Trump to resume campaigning; second debate canceled
By Jeff Mason and Steve Holland WASHINGTON (Reuters) - U.S. President Donald Trump will resume in-person campaigning on Saturday after being sidelined by a case of COVID-19, but a debate next week against his presidential election opponent Joe Biden was canceled because Trump refused to participate.
By Jeff Mason and Steve Holland
WASHINGTON (Reuters) - U.S. President Donald Trump will resume in-person campaigning on Saturday after being sidelined by a case of COVID-19 , but a debate next week against his presidential election opponent Joe Biden was canceled because Trump refused to participate.
Trump will address a crowd of supporters on Saturday from a White House balcony on a "law and order" theme, an administration official said on Friday. A source familiar with the situation said the crowd could be in the hundreds, and all were expected to wear masks.
Then the Republican president will travel on Monday to central Florida, a state crucial to his hopes of winning a second term in the Nov. 3 election.
He will stage his first campaign rally since his coronavirus diagnosis at an airport in the town of Sanford. The campaign did not disclose if it would be held in a hangar with doors open, as it has in the past, or entirely outside.
As the president prepared to return to the trail, the body that oversees presidential debates said the match-up between Trump and Biden, the Democratic candidate, scheduled for Oct. 15 had been formally canceled.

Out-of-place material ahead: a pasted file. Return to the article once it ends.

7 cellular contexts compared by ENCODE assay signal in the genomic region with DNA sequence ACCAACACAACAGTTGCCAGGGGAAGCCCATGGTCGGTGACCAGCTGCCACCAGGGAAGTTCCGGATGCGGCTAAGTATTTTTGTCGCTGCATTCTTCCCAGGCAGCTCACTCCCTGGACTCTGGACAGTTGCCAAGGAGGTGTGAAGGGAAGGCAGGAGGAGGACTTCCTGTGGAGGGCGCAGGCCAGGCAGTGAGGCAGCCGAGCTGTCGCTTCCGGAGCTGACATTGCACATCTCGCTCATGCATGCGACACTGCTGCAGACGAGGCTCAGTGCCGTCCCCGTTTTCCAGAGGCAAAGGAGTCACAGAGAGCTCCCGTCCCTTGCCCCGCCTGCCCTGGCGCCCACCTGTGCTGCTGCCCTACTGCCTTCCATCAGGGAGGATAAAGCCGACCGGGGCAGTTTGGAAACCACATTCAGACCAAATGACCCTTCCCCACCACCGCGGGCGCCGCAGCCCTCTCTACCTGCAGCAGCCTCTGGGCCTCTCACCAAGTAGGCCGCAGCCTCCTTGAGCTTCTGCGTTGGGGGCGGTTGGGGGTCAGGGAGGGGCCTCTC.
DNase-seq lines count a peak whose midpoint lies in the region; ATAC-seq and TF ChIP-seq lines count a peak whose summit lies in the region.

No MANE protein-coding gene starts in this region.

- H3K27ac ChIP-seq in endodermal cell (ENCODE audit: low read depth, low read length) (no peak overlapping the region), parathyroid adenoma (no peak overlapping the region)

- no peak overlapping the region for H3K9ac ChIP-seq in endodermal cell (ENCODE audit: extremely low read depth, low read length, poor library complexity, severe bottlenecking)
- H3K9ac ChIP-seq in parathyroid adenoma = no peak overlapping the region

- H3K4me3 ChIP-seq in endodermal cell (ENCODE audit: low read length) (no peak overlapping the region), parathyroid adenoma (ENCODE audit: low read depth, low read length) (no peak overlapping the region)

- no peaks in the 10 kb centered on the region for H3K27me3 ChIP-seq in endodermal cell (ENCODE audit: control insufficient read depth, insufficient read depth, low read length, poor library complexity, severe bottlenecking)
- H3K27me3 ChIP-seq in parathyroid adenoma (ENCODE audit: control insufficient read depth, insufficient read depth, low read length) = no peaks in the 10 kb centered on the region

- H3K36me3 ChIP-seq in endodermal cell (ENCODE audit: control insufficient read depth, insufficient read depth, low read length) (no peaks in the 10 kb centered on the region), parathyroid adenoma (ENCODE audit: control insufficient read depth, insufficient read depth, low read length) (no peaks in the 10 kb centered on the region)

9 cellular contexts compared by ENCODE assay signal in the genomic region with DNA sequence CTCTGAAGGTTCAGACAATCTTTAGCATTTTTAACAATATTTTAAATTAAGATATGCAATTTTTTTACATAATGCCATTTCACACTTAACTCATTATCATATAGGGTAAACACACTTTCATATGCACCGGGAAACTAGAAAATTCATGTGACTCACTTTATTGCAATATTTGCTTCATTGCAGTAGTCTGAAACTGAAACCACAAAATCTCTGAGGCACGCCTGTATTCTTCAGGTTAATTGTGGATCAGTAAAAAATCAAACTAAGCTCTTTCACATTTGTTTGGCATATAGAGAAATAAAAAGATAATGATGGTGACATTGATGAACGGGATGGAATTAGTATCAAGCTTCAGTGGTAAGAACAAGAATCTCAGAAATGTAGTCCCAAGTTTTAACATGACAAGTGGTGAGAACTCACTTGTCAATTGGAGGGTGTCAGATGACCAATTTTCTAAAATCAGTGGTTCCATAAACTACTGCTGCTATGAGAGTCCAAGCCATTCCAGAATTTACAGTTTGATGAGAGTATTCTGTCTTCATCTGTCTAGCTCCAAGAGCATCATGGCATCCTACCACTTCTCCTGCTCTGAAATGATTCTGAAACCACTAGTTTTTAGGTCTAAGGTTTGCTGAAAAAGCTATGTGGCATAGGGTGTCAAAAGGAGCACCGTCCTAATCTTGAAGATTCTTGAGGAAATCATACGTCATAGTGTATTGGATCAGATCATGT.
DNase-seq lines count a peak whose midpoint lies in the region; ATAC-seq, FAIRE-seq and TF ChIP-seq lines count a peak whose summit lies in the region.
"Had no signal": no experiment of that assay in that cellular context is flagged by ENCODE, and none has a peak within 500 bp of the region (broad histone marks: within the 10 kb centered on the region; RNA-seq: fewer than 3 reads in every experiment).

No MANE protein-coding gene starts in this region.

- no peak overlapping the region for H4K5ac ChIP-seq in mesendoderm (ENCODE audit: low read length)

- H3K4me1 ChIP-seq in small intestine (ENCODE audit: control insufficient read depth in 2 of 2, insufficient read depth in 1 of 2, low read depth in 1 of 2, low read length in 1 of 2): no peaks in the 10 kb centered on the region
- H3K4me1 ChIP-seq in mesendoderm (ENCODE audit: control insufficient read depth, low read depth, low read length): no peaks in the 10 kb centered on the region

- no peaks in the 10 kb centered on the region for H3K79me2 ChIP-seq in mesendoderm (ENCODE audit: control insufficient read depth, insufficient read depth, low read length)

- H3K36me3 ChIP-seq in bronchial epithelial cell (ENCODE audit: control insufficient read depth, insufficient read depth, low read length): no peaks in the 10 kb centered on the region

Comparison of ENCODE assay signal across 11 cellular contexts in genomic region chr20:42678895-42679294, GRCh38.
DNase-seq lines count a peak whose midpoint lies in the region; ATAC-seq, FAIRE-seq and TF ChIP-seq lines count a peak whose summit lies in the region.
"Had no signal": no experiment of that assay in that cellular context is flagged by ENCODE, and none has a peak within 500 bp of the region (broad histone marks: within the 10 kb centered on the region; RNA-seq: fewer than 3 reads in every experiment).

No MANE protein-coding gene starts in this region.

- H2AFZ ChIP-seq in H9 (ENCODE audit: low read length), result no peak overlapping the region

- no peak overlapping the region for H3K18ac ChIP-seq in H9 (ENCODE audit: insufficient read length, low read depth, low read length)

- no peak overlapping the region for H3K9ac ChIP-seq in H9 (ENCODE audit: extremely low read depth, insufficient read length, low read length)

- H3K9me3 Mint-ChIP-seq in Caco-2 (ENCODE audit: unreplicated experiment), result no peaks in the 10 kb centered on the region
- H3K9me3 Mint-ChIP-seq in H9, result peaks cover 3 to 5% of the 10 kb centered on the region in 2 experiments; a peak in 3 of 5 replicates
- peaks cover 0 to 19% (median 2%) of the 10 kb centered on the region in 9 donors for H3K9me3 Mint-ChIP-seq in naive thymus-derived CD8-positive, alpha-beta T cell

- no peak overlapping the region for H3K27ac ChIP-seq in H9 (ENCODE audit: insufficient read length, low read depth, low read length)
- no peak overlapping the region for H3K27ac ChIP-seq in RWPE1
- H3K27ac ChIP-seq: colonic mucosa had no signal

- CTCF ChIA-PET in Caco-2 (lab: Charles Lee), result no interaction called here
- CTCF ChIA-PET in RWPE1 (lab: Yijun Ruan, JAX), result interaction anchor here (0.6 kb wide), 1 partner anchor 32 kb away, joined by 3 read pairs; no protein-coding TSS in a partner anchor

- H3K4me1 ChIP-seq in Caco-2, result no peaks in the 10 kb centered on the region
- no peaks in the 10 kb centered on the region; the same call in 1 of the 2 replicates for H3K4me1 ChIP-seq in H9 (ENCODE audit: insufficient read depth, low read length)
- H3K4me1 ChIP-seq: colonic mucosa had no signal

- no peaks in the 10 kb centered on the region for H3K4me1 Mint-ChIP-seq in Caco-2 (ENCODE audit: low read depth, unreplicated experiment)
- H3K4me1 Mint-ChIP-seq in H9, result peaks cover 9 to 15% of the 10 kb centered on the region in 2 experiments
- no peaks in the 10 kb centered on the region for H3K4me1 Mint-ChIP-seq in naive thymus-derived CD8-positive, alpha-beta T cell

Trump refused to participate in what was supposed to be the second of three debates with Biden after the Commission on Presidential Debates switched it to a virtual contest in the wake of the president's illness.
The final debate on Oct. 22 is still set to take place.
Questions remain about whether Trump, who announced on Oct. 2 he had the virus and spent three nights in a military hospital, is still contagious. Trump told Fox News he was likely to be tested for the virus on Friday.
The illness has kept him from holding public rallies and attending fundraisers at a critical juncture of the campaign. He trails Biden in opinion polls with just weeks to go before the election.
Attendees at the Florida rally will be given a temperature check, masks that they will be encouraged to wear and access to hand sanitizer, the campaign said.
Biden sharply criticized Trump's decision to resume campaigning. "Good luck. I wouldn’t show up unless you have a mask and can distance,” he told reporters in Paradise, Nevada.
Trump and his administration have faced criticism for their handling of the pandemic, as well as for a lax approach to mask-wearing and social distancing in the White House and - in recent days - confusing messages about how ill the president has been.
At least 11 people who attended a White House event on Sept. 26 where Trump announced his nomination of Amy Coney Barrett to the Supreme Court have since tested positive.
Dr. Anthony Fauci, a member of the White House coronavirus task force, on Friday called it a "superspreader event."